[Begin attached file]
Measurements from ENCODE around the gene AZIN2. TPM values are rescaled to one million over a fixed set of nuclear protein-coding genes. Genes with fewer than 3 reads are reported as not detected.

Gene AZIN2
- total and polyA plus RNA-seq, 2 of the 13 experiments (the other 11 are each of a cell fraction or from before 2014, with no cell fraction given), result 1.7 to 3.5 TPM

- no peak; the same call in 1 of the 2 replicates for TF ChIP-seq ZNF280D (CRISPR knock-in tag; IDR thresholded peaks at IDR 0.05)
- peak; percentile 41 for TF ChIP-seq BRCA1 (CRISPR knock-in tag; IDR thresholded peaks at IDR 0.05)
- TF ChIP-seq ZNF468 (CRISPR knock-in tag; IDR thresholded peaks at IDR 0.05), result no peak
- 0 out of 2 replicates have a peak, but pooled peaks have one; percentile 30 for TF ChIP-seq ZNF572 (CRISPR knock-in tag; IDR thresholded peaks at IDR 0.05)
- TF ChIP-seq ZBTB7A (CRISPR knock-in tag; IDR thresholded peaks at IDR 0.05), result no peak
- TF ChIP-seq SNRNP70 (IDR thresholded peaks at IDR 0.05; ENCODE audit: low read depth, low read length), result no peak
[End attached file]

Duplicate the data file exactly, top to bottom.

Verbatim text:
Measurements from ENCODE around the gene AZIN2. TPM values are rescaled to one million over a fixed set of nuclear protein-coding genes. Genes with fewer than 3 reads are reported as not detected.

Gene AZIN2
- total and polyA plus RNA-seq, 2 of the 13 experiments (the other 11 are each of a cell fraction or from before 2014, with no cell fraction given), result 1.7 to 3.5 TPM

- no peak; the same call in 1 of the 2 replicates for TF ChIP-seq ZNF280D (CRISPR knock-in tag; IDR thresholded peaks at IDR 0.05)
- peak; percentile 41 for TF ChIP-seq BRCA1 (CRISPR knock-in tag; IDR thresholded peaks at IDR 0.05)
- TF ChIP-seq ZNF468 (CRISPR knock-in tag; IDR thresholded peaks at IDR 0.05), result no peak
- 0 out of 2 replicates have a peak, but pooled peaks have one; percentile 30 for TF ChIP-seq ZNF572 (CRISPR knock-in tag; IDR thresholded peaks at IDR 0.05)
- TF ChIP-seq ZBTB7A (CRISPR knock-in tag; IDR thresholded peaks at IDR 0.05), result no peak
- TF ChIP-seq SNRNP70 (IDR thresholded peaks at IDR 0.05; ENCODE audit: low read depth, low read length), result no peak